Perched on a stool center stage stage, I face a theater packed with high school students and their teachers. My granddaughter Madison, a tenth grader, has just introduced me. A photo of my daughter, taken when she was seventeen, is projected onto the screen behind me. She, too, is perched, but on a garden wall in front of Cinderella’s castle at Disney World.
My granddaughter and my daughter have never met.
“That’s one of the tragedies,” I tell my audience, “because I think they would have liked each other very much.”
The students are silent.
“I wrote this book,” I tell them, holding it up for them to see, “about how she died, because I want people to understand what can happen to kids and to families when alcohol and driving are combined.
“How many of you have lost someone you loved, who died?” I ask.
Almost every hand in the room goes up.
I am shocked. “Oh, my!” I exclaim involuntarily, thinking, In this age of advanced medicine, how can kids so young have experienced so much death? I know that alcohol-related automobile fatalities are the #1 cause of teen deaths in this country.
“How many of you are, or ever have been, or know someone who is twenty years old?”
Hands go up.
“How about twenty-two? Seventeen? How many of you hope to live to celebrate your twenty-first birthday?”
All hands are up now.
All hands are up now.
I thank them and we all settle down for the story I have come to tell, about my daughter’s night out with friends that ended in death for three young people. I tell them about its impact on me, my family, and her friends. I read them a page from my book and then explain how I learned many years later that the pain I imagined as hers was really mine. I tell them that teen death not only ends a life, but precipitates veritable tsunamis of pain that extend outward, impacting the lives of everyone who loved them. Behind me, my wheeled walker – which they watched me use to enter the theater – attests to the damage done to my health by the trauma of her violent death.
“What would you do,” I ask them, “if you found yourself someplace your parents had told you not to go, and you realized that the person who was going to drive you home had been drinking?”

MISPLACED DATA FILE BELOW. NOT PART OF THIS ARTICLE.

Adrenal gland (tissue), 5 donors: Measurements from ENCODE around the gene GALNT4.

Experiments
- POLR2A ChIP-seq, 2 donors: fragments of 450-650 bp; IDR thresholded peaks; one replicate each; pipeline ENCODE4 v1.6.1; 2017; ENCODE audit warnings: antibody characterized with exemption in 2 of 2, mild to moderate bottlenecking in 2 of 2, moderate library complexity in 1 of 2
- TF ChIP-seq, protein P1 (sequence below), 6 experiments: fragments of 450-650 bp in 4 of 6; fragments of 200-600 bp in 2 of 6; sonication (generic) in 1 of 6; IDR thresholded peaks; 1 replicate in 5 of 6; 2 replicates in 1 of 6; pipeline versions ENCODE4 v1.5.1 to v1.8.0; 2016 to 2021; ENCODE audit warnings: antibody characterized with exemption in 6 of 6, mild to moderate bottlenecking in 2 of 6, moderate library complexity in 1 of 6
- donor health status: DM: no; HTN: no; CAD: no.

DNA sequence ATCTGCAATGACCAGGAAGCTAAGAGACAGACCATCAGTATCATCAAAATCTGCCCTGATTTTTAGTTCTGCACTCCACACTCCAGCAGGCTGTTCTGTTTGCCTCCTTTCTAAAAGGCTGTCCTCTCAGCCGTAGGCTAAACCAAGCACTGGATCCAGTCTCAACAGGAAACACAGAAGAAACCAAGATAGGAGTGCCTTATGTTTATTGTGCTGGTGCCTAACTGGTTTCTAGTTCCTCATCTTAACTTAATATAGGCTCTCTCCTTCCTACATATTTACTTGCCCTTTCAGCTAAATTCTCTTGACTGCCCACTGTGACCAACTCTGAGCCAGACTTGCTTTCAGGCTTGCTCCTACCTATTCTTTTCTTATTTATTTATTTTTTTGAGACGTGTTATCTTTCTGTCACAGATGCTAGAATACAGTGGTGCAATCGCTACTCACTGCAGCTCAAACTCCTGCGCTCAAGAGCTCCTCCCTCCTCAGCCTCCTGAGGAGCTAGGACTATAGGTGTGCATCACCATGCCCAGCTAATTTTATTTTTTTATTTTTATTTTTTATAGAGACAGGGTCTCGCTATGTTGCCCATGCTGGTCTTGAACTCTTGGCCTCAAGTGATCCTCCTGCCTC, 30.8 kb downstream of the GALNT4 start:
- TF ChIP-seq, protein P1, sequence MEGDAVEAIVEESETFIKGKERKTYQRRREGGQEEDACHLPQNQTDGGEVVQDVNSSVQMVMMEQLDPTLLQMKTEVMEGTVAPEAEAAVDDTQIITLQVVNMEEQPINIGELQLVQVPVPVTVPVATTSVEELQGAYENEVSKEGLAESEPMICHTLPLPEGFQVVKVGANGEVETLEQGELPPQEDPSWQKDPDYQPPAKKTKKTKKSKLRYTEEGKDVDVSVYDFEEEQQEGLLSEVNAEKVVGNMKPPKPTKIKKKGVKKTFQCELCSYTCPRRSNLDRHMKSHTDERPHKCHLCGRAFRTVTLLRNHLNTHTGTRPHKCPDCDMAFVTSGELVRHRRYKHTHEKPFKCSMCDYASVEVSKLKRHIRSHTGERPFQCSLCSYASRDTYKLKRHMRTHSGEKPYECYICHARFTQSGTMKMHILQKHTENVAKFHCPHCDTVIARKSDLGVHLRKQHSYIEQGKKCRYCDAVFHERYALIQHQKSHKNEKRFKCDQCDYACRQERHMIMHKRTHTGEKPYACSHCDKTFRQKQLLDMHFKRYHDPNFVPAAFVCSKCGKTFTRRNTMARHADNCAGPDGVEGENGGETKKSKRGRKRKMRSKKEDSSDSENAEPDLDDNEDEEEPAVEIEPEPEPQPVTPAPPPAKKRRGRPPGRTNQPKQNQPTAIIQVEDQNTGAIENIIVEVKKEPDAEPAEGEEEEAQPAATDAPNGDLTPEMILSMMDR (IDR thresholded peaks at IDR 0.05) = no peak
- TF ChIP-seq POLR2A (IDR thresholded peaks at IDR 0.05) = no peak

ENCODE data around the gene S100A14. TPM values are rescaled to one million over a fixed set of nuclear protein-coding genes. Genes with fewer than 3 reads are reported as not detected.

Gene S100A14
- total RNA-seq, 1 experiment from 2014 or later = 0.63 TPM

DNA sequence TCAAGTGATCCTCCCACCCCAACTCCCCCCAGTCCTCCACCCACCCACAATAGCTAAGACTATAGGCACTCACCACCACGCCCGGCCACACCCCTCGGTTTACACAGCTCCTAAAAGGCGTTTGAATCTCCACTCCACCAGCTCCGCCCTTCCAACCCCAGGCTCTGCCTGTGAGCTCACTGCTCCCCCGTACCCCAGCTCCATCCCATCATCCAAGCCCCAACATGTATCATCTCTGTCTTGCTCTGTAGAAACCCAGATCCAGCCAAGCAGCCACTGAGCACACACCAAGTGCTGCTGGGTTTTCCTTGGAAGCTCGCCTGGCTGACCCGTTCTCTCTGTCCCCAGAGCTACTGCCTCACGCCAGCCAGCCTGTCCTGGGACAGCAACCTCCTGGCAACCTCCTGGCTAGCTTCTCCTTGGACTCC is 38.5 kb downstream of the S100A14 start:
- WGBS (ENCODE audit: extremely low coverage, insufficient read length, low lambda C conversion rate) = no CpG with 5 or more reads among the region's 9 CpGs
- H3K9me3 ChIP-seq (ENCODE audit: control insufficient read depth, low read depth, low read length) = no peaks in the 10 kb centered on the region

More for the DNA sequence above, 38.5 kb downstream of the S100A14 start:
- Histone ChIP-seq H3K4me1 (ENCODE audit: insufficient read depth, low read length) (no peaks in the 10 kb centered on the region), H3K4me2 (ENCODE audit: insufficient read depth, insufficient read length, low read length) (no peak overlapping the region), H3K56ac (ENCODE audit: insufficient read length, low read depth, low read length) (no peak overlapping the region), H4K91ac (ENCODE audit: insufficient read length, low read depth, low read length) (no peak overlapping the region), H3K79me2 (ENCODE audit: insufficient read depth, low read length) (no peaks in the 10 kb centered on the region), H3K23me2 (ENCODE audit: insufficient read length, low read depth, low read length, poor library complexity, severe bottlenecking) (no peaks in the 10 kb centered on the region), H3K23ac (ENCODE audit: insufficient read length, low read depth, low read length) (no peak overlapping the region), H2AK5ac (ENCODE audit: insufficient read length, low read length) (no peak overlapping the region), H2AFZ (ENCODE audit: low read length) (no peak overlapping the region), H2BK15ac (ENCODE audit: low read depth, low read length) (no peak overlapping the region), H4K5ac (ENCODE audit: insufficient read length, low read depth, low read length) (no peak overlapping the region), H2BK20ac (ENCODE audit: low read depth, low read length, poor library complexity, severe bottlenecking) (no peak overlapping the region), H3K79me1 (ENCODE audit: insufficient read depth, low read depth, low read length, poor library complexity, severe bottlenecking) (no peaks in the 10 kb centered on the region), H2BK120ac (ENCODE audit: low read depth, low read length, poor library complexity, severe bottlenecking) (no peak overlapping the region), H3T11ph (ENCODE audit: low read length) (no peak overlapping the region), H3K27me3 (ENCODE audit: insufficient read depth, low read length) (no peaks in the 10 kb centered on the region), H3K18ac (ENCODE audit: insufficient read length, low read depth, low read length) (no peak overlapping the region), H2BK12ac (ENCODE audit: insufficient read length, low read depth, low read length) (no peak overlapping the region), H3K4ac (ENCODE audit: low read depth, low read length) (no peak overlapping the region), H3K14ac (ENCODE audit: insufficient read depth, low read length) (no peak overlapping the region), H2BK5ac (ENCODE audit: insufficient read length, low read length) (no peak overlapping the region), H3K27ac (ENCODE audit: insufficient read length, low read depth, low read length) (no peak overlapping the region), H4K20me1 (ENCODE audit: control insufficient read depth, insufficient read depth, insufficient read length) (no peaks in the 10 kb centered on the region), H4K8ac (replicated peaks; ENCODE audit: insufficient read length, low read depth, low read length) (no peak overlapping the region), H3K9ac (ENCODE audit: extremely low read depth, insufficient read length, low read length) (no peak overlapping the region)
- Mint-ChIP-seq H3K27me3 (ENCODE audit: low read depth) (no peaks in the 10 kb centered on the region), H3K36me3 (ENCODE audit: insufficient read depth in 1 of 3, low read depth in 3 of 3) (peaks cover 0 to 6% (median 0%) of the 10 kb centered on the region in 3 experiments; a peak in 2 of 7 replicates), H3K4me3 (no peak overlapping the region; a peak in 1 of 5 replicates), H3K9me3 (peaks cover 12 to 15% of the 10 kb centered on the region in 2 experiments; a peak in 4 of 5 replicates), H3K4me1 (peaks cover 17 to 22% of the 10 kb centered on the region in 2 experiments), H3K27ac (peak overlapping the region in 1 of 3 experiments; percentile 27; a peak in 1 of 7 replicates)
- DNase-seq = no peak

One girl’s hand goes up. “I wouldn’t go where I wasn’t supposed to go,” she says.
“That’s the smartest thing to do,” I respond. “How about the rest of you? Would you go where you had been told not to go?”
They are suddenly restless in their seats.
“How many of you could call your parents for a ride home?”
Silent until now, they erupt in chorus. “Not me!” “I could never call my parents!” “Me, neither!”
“Really?” I pursue. “Even if it meant you might die on the way home? Why not?”
“They’d punish me!” one says, and others add, “I’d never be able to go anywhere again.” “My father would probably hit me.”
I argue, “But everybody needs someone they can call for help when they’re at risk, or in trouble. Everybody, even me. When my daughter died, there were no cell phones, but now everyone has one, and you don’t have to ride in a car being driven by someone who’s drunk. Being a passenger in that situation is more dangerous than being the driver.”
They are scared, I see it in their faces. The closing bell rings. Everyone stays put as we take some extra time to calm down and talk about positive steps they can take.
After the students leave, the teachers gather around me. We are shaken to realize how many kids, faced with the danger of being in a car driven by someone drunk, would not call home.
“Will you please come back and talk to the parents?” a teacher asks me? Others second her request.
Would I? Of course I will come back! I am itching, burning, to talk to the parents, and to more high-school kids, and their parents, too. I want to teach them how to talk to one another, to create safety in the lives of kids too young to understand danger, who fear the wrath of their parents more than their own deaths. Maybe if they hear it from me, and understand my qualifications for telling them, they’ll open the lines of communication their kids need, for their safety, possibly their survival.
By qualifications I don’t mean the fact that I’m a former teacher, now a therapist closing in on retirement, or even that I have raised children of my own. My prime qualification to speak to this crucial subject is that lovely teen-age girl in the photograph projected onto the wall behind me, looking like a princess in front of her castle, a princess who never reached her twenty-first birthday.
Suddenly, I have a new purpose in life.
1. If you are working now, when do you plan to retire? How will you know it's time? What do you hope to do when you no longer have work obligations?
2. Do you think there is anything we can do to lower the number of alcohol-related fatalities among teens?
3. What are some of the areas in which retired people are needed and can make a difference?
I will appreciate your comments!